In a sea of all-you-can-eat sushi joints, Yui’s fresh omakase approach represents a decidedly different wave
This past November marked the arrival of Yui Edomae Sushi by former Kabuto chef Gen Mizoguchi. Hidden away in a nondescript building behind a Spring Mountain Road shopping plaza, the restaurant is a wholesale celebration in minimalism. A 22-seat dining room — 10 seats at the sushi bar plus three cozy banquettes — is all stark whites and pale blonde wood. Aside from a single floral arrangement, the only splash of color comes courtesy of raw fish flesh, which is neatly displayed in two small showcases. Guests are given three omakase, or chef’s choice, options at set prices: $68, $120 and $160 — none of which include the cream cheese-slathered, yum-yum sauce-doused monstrosities found at all-you-can-eat sushi joints around the city.
Despite my appreciation for authentic Japanese cuisine, I’ve also been known to scarf day-old rolls from Albertsons deli department (don’t fight me on this—that ubiquitous fried onion garnish is the very definition of umami). The buzz surrounding Yui’s opening elicited an eyeroll, so I invited fine dining enthusiast and Desert Companion contributor Mitchell Wilburn for a recent meal to temper my skepticism.
Debbie: Let me start by saying this: I think if you took 10 self-proclaimed sushi lovers, blindfolded them, and gave them two pieces of tuna sashimi — one from the supermarket and another from a fancy Japanese restaurant — seven out of 10 wouldn’t be able to tell you the difference.
Mitchell: I’d accept that challenge.
The meal begins with a chilled aperitif: house-made organic Fuji apple-infused sake and a bowl of smoky bonito broth.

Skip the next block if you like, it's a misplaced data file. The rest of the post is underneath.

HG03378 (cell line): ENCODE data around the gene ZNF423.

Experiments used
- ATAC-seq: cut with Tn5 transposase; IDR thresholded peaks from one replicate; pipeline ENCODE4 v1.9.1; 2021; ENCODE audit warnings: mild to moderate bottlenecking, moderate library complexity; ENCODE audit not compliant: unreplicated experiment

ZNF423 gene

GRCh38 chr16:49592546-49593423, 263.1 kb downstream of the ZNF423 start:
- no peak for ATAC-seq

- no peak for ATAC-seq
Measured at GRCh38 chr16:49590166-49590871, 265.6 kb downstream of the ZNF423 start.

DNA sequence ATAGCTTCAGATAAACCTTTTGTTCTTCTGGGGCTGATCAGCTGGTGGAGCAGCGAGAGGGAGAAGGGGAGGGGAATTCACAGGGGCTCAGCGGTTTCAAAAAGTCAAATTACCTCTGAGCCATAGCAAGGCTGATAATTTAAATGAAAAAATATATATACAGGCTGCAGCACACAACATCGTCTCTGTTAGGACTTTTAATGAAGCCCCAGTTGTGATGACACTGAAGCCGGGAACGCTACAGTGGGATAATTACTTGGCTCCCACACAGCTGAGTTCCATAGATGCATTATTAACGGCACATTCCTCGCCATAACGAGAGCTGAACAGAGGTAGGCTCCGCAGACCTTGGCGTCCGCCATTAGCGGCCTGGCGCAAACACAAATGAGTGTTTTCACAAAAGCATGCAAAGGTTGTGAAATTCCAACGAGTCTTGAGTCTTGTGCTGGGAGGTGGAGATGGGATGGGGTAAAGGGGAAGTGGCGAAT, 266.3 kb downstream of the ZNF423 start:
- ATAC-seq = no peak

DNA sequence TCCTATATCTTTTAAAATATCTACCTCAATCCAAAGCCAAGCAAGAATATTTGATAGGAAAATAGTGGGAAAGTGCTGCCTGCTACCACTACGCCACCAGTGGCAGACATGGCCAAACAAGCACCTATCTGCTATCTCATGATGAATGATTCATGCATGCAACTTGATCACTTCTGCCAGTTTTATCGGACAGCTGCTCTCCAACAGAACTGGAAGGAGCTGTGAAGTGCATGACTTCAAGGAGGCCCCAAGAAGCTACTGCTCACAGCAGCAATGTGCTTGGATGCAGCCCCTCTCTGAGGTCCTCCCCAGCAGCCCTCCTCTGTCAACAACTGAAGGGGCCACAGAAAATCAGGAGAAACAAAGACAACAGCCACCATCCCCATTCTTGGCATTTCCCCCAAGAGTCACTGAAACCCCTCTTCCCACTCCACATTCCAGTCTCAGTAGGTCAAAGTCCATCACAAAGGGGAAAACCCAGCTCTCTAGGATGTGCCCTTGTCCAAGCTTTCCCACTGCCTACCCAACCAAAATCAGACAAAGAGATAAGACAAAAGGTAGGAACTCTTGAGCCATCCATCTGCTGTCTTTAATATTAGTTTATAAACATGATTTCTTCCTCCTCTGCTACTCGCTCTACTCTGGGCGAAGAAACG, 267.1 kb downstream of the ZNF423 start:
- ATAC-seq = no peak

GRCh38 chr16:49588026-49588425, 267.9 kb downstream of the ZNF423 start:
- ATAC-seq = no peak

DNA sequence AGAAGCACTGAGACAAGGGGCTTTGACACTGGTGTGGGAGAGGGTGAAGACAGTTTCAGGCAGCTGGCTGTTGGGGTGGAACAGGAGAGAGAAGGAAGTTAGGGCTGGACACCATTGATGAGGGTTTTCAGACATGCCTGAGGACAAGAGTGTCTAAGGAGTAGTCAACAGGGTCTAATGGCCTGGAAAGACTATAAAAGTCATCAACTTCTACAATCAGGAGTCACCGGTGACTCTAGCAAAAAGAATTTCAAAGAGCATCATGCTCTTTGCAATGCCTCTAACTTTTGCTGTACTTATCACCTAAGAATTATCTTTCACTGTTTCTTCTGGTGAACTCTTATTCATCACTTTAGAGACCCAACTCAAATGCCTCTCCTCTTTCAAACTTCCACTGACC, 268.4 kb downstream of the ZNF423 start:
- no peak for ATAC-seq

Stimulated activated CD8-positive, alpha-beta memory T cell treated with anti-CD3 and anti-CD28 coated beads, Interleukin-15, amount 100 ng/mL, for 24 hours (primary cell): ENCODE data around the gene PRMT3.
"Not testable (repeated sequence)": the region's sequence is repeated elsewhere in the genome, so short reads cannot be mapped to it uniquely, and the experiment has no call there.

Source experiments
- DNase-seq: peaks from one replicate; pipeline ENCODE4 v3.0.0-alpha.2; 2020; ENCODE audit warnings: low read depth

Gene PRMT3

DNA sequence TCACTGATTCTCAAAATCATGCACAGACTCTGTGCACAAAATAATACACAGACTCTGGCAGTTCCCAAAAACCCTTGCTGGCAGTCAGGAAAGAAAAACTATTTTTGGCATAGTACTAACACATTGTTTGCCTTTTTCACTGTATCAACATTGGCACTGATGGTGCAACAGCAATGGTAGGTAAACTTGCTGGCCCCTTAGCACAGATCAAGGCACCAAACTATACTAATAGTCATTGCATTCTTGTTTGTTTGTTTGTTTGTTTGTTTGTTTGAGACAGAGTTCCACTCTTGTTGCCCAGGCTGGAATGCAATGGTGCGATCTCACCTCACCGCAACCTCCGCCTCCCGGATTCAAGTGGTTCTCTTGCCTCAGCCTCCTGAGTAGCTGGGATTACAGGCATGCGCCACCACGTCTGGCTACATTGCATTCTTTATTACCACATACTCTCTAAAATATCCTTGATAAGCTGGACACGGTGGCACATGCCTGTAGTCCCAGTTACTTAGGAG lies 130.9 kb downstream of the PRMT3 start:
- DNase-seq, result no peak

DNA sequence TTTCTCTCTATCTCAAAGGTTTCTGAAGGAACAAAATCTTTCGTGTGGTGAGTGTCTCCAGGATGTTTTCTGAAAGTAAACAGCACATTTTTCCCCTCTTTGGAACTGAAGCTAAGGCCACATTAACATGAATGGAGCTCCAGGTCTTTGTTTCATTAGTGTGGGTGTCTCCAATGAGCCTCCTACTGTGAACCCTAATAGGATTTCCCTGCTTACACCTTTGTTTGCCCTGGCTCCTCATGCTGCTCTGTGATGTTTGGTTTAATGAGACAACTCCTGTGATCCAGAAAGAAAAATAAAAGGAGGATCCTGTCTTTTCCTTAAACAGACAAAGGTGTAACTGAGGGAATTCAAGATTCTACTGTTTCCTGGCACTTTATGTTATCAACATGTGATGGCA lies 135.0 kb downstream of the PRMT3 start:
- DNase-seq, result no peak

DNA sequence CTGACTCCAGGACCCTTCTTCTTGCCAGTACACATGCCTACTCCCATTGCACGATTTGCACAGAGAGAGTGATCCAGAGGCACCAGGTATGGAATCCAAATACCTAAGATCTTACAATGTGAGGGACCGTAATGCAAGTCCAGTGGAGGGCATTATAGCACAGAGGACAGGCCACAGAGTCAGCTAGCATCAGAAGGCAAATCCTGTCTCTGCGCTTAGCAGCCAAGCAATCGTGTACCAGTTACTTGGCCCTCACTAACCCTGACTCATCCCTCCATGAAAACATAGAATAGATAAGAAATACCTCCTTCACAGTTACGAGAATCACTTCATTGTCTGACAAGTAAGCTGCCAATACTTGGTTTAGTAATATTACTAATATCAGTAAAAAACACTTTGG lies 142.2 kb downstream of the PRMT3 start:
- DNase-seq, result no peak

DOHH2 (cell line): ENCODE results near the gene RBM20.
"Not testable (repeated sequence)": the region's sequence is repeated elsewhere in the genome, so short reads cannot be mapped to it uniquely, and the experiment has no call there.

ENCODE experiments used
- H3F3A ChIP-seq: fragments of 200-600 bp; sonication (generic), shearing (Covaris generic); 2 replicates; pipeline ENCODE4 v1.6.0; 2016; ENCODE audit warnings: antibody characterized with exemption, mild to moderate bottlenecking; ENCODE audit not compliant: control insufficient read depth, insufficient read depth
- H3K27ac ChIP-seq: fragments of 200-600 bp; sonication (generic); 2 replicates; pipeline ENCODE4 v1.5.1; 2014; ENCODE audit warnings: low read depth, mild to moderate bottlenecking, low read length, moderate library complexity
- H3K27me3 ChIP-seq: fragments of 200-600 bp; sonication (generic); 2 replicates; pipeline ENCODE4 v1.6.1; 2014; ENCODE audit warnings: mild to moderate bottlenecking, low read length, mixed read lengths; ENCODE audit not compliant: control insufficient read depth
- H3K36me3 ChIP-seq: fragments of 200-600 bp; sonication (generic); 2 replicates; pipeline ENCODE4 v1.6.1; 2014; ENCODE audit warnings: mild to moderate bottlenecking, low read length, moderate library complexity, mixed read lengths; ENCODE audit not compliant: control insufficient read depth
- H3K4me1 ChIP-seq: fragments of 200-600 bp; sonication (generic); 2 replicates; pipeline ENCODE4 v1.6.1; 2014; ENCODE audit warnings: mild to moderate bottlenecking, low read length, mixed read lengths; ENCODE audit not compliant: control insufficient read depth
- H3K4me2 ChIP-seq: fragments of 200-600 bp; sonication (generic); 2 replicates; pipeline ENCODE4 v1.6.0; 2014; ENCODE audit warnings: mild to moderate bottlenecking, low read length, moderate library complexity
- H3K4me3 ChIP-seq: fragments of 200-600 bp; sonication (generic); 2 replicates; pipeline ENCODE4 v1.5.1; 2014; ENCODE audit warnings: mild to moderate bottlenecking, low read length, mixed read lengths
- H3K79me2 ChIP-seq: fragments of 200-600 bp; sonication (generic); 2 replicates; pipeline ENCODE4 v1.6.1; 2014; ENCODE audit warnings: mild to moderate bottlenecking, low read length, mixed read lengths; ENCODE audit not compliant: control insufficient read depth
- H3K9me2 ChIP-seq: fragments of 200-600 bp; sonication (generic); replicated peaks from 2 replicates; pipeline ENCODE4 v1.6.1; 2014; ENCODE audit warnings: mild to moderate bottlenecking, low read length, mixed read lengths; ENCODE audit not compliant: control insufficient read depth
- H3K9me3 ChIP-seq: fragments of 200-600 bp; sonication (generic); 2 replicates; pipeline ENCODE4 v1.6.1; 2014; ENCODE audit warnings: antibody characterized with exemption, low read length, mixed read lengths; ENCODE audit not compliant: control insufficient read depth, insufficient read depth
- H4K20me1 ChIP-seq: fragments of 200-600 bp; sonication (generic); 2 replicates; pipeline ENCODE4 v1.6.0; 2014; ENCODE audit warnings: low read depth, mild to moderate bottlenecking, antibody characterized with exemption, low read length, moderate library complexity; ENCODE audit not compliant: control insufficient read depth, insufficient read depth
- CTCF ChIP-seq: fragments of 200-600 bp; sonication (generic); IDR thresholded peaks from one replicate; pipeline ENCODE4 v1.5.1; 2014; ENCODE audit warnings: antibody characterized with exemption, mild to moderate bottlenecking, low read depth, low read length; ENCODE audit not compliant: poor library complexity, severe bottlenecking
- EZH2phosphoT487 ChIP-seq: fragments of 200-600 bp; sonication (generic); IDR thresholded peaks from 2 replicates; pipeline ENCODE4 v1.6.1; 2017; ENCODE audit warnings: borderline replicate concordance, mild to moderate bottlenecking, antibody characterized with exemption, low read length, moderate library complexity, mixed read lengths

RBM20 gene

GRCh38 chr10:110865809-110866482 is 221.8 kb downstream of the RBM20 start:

Mitchell: The sake has got a good ferment-y flavor. A lot of that leftover koji (mold/starter). Very tasty.
Debbie: (As someone who doesn’t drink sake, I taste a refreshing shot of diluted Mott’s. At least the gold polka dots on my shot glass are cute.)
Next, a trio of chilled starters: ankimo (monkfish liver), green beans in sesame sauce, and mountain potato slices with wasabi soy sauce.
Debbie: The sliced starch is forgettable, but the sauce on the green beans makes me feel like I’m eating peanut noodles at a Chinese takeout joint. And I don’t mean that in a bad way. It’s got that same satisfying creaminess.
Mitchell: It reminds me of “ants on a log.” (Celery stuffed with peanut butter and topped with raisins.)
The following course is sashimi served on a gilded glass pedestal. Our selection included A5 Wagyu beef, oh toro (fatty tuna), mizu tako (Pacific octopus), mirugai (Alaskan giant clam), and snapper.
Mitchell: The wasabi! It’s real! The clam is great. It doesn’t give off the strong, funky flavor you might expect.
Debbie: I just like that the suction cup is sliced separate from the rest of the tentacle. It has its own crunchy snap.
Mitchell: That’s what I find interesting about Japanese cuisine. A lot of times you’ll find that ingredients don’t have much of a taste at all, but there’s a lot of attention paid to texture.
A carefully orchestrated series of cooked meat and made-to-order sushi follows.
Line cook: This is wakaremi, or triangle.
Debbie: Um, what’s a triangle?
Line cook: It’s a cut that comes from behind the fin.
Debbie: Kind of like the oyster on a chicken? I get it. It’s super tender but lean. I can cut through the flesh with my tongue alone.